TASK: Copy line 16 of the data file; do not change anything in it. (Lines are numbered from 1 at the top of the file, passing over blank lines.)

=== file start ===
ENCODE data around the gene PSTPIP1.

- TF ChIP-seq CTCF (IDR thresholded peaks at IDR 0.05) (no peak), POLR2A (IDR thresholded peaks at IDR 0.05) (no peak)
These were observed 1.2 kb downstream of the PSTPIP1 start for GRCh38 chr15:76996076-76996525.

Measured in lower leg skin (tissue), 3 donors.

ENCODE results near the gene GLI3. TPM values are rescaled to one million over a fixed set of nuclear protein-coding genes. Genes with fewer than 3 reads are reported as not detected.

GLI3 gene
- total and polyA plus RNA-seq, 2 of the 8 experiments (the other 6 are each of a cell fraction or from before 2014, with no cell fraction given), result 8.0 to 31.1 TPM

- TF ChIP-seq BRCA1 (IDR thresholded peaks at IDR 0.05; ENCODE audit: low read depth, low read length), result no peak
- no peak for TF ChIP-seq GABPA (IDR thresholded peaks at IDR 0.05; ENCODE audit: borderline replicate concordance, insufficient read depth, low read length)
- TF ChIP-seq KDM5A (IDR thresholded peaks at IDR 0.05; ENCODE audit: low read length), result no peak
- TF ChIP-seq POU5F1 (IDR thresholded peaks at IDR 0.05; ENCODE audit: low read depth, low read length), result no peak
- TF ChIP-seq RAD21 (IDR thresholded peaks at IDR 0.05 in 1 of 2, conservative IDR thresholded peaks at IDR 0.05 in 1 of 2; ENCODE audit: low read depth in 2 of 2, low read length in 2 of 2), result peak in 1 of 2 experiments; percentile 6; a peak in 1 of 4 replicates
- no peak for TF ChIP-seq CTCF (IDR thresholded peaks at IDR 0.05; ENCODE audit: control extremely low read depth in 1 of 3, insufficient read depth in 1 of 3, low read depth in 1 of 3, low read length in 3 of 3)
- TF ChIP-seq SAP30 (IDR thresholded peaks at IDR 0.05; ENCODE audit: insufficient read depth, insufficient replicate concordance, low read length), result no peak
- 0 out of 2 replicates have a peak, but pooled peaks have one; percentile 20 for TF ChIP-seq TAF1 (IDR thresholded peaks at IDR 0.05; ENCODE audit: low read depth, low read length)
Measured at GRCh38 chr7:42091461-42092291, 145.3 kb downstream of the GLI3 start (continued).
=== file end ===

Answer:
Measured at GRCh38 chr7:42091461-42092291, 145.3 kb downstream of the GLI3 start (continued).